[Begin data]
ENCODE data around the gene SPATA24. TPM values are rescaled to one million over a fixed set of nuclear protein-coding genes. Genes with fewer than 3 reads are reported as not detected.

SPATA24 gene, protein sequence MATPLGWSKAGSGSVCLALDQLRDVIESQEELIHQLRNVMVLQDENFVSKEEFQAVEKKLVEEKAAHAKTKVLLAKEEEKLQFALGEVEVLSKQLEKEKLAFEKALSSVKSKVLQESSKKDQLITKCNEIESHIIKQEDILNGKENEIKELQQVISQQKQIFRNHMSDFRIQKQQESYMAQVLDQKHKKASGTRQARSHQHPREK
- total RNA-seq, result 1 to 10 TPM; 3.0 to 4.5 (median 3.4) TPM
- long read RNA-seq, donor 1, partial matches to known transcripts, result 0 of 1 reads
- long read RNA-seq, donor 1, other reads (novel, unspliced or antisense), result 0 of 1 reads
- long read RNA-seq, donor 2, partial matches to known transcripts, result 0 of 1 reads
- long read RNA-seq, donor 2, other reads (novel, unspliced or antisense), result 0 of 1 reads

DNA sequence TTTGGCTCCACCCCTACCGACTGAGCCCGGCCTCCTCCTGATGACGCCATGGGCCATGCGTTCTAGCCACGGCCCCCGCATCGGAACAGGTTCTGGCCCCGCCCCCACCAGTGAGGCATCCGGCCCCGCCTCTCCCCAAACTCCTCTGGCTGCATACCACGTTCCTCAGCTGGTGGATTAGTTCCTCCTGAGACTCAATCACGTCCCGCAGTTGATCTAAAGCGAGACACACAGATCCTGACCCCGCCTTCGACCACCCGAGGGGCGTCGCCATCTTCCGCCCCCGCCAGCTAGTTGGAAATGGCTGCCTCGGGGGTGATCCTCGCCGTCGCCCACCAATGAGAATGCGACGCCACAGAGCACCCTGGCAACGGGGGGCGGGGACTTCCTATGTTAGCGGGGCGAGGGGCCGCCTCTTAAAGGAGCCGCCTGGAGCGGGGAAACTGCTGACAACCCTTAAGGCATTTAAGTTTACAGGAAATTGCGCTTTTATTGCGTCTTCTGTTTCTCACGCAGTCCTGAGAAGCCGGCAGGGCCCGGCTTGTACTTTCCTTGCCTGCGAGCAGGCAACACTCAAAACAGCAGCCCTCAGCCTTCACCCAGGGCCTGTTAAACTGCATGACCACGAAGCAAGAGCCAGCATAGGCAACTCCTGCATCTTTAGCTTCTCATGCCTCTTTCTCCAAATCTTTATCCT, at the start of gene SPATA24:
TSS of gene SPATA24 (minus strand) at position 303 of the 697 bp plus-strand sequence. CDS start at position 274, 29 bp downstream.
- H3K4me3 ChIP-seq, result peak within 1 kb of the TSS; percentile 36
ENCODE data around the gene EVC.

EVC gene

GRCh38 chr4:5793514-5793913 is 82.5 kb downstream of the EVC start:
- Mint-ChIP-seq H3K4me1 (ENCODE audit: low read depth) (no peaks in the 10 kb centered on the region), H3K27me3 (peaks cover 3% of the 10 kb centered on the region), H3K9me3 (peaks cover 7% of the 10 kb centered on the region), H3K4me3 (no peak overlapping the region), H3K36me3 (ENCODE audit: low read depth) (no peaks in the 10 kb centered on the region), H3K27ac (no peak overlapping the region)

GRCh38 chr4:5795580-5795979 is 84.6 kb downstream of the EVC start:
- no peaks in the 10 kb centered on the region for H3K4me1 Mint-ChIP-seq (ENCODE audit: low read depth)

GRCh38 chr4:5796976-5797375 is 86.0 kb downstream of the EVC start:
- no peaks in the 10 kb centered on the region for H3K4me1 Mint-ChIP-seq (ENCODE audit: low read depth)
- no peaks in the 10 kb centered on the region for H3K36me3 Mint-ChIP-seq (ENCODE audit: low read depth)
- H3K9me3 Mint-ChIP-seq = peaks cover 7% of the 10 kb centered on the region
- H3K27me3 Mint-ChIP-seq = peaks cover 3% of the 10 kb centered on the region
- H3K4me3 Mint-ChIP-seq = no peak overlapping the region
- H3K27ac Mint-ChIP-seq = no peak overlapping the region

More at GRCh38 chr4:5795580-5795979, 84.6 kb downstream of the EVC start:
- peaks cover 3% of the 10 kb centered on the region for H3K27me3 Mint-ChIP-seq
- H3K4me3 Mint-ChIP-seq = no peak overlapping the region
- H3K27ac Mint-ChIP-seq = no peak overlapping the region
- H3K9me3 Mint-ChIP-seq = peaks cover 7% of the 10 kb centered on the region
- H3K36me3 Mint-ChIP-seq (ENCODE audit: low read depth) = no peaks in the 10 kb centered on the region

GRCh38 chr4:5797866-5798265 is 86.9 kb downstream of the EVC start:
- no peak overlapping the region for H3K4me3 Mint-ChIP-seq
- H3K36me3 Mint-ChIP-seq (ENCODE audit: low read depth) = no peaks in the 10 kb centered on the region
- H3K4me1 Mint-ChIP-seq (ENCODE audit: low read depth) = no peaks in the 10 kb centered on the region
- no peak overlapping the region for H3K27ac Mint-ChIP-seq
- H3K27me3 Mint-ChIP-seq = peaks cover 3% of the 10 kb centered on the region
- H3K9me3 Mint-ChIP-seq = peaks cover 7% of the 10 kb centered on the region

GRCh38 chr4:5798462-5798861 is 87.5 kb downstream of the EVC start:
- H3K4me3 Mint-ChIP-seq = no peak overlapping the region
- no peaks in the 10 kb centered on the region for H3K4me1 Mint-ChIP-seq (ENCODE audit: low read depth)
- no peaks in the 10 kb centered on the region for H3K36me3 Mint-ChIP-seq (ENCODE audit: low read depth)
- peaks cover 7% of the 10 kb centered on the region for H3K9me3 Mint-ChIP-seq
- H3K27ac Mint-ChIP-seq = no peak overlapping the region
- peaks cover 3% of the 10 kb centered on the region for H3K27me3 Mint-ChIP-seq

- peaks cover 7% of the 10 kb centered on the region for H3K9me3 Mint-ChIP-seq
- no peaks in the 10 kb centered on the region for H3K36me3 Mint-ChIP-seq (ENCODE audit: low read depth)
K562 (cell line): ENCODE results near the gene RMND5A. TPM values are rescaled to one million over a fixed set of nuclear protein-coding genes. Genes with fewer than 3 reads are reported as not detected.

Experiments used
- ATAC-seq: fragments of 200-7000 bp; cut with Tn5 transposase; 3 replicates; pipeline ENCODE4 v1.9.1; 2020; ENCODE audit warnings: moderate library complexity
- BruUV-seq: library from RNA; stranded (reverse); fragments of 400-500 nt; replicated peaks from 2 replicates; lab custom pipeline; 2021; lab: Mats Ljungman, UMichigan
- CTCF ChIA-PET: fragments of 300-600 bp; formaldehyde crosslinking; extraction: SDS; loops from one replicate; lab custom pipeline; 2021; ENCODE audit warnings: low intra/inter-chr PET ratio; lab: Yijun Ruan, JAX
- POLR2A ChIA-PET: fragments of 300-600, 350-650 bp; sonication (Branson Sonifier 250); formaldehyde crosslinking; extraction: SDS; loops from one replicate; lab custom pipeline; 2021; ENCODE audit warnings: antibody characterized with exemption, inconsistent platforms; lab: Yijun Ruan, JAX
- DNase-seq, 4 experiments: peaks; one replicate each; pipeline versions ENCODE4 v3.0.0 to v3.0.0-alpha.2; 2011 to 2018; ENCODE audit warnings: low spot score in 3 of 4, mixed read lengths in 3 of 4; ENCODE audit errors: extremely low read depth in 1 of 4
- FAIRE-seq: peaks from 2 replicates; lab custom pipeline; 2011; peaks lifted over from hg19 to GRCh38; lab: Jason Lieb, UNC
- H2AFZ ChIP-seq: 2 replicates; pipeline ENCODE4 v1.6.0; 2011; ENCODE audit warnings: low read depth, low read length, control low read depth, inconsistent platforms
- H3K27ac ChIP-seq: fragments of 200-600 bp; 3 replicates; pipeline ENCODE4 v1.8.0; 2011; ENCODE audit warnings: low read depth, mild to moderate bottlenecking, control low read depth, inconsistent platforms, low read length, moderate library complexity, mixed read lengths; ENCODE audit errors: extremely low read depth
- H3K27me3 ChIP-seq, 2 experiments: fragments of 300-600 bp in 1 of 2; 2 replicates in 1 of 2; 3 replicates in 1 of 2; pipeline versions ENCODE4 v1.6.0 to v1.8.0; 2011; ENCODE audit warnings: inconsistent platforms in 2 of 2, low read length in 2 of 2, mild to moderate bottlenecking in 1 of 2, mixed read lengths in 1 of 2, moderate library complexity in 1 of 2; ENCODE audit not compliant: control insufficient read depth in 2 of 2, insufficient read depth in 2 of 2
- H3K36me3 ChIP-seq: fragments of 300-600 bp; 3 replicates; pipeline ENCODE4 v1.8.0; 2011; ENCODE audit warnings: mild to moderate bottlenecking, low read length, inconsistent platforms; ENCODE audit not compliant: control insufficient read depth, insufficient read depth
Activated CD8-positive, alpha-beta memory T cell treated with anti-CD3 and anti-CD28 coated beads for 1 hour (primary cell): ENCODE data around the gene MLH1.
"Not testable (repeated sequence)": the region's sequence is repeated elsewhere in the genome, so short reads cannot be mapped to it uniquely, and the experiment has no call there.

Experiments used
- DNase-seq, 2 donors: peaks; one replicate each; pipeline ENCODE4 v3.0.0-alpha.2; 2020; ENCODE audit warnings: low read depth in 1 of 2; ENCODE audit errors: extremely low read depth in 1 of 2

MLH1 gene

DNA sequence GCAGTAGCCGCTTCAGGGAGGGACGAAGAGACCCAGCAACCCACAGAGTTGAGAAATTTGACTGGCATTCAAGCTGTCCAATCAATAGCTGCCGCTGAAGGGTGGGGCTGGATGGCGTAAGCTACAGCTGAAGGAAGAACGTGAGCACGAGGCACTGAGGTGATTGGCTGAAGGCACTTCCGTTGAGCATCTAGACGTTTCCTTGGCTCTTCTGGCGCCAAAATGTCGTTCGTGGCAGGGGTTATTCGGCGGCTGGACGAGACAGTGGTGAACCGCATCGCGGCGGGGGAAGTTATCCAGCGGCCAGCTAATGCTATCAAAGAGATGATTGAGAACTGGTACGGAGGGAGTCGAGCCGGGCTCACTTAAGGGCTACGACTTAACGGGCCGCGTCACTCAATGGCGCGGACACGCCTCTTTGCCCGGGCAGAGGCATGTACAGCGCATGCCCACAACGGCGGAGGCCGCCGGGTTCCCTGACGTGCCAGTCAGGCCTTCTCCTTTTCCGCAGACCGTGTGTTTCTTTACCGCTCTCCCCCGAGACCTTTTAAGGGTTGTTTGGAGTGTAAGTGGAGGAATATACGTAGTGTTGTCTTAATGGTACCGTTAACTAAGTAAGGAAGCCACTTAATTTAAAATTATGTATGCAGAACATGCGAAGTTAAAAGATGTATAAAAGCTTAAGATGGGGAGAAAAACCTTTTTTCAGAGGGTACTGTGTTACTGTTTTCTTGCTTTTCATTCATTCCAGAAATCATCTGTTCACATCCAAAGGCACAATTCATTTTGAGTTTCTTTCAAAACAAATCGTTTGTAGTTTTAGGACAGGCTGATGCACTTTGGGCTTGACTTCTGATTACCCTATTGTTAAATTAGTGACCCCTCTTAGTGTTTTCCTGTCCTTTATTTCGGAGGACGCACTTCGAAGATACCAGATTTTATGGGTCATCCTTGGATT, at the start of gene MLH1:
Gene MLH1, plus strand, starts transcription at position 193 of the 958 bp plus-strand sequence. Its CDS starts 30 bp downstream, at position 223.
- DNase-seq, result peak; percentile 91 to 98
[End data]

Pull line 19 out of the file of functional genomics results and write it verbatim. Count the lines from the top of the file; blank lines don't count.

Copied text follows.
- no peaks in the 10 kb centered on the region for H3K36me3 Mint-ChIP-seq (ENCODE audit: low read depth)